Posted by: rcottrill | May 25, 2010

Today in 1816 – Samuel Webbe Died

Samuel Webbe has an interesting history. Raised in poverty by his mother, after his father died, he received his early education from her. As a boy he was apprenticed to a cabinet maker, but spoke later of seven wasted years in that pursuit. Around the age of 20 he obtained employment as a music copiest, often working from 5:00 a.m. till midnight to make enough to support himself.

Music became his passion, and he determined to master the subject. He certainly became notably skilled, creating some of the finest unaccompanied vocal music ever written. Webbe was also a talented organist, and he served churches in London in that capacity for a number of years. In addition, he became interested in languages, and before his death he had gained a knowledge of Latin, French, Italian, German, Greek and Hebrew.

Samuel Webbe wrote a number of hymn tunes, including his Consolator for Come, Ye Disconsolate. (For a lovely rendition of this hymn, here is one on YouTube.)

Come, ye disconsolate, where’er ye languish,
Come to the mercy seat, fervently kneel.
Here bring your wounded hearts, here tell your anguish;
Earth has no sorrow that heaven cannot heal.

(2) Today in 1934 – Gustav Holst Died
Gustav Theodore Holst wrote the hymn tune Cranham for the carol In the Bleak Midwinter. But as a classical composer, he is best known for his orchestral suite The Planets, composed in 1921. The hymn tune Thaxted is actually the theme for the planet Jupiter taken from that piece of music. (The beautiful melody comes near the middle of Holst’s music for Jupiter.) It is used for the hymn I Vow to Thee My Country, written by English career diplomat Sir Cecil Spring-Rice.

In truth, most would not consider this to be a true hymn. Nowhere in the two stanzas is God even mentioned. The second stanza makes a vague reference to the kingdom of God, or perhaps heaven, as “another country,” and the last line quotes from Prov. 3:17, “Her ways are pleasantness [or gentleness], and all her paths are peace.” But this text is speaking of godly wisdom (cf. vs. 13), not heaven. The vow of loyalty to one’s country is appropriate for the military, and it is used at Remembrance Day services.

What has called particular attention to the song is its use on two newsworthy occasions. Princess Diana asked that it be sung at her wedding to Prince Charles in 1981, saying it was her favourite. It certainly suited that event, if we think of it as a pledge of loyalty to Britain by a young woman about to enter public life. It was also used on the sad occasion of Diana’s funeral in Westminster Abbey in 1997 (see the video clip below). It begins:

I vow to thee, my country–all earthly things above–
Entire and whole and perfect, the service of my love;
The love that asks no question, the love that stands the test,
That lays on the altar the dearest and the best;
The love that never falters, the love that pays the price,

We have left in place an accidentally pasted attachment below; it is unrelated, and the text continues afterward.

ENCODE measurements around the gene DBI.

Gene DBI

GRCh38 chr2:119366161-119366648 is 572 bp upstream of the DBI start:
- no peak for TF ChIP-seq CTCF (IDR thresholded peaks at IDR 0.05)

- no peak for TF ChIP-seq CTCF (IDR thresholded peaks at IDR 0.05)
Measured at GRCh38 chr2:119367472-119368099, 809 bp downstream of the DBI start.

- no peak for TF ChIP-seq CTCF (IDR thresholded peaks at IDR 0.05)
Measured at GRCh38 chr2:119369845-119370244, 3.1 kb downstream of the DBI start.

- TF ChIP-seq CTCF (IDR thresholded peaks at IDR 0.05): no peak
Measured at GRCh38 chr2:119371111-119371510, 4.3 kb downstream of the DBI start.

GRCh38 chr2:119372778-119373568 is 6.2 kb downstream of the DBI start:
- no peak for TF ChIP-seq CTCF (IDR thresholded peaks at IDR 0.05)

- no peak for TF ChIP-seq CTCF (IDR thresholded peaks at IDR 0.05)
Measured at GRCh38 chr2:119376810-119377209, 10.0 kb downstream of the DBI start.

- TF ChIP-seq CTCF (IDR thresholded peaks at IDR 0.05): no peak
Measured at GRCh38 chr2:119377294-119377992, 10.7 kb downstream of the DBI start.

The love that makes undaunted the final sacrifice.

And there’s another country, I’ve heard of long ago—
Most dear to them that love her, most great to them that know;
We may not count her armies, we may not see her King;
Her fortress is a faithful heart, her pride is suffering;
And soul by soul and silently her shining bounds increase,
And her ways are ways of gentleness, and all her paths are peace.


Responses

  1. […] Christina was shy and retiring, but a woman with strong Christian convictions. She turned down at least one offer of marriage from a man for who she had great affection, being concerned about significant differences in their beliefs. Christina Rossetti published three books of poetry and four devotional books. At its best, her poetry compares favourably with that of the most prominent English poets. Her most famous song is a Christmas carol called In the Bleak Midwinter. (The tune was composed by classical composer Gustav Holst. […]

  2. […] Christina was shy and retiring, but a woman with strong Christian convictions. She turned down at least one offer of marriage from a man for who she had great affection, being concerned about significant differences in their beliefs. Christina Rossetti published three books of poetry and four devotional books. at its best, her poetry compares favourably with that of the most prominent English poets. Her most famous song is a Christmas carol called in the Bleak Midwinter. (The tune was composed by classical composer Gustav Holst. […]

  3. […] Wordwise Hymns (Thomas Moore, and Samuel Webbe) The Cyber […]


Leave a Reply

Fill in your details below or click an icon to log in:

WordPress.com Logo

You are commenting using your WordPress.com account. Log Out / Change )

Twitter picture

You are commenting using your Twitter account. Log Out / Change )

Facebook photo

You are commenting using your Facebook account. Log Out / Change )

Google+ photo

You are commenting using your Google+ account. Log Out / Change )

Connecting to %s

Categories

%d bloggers like this: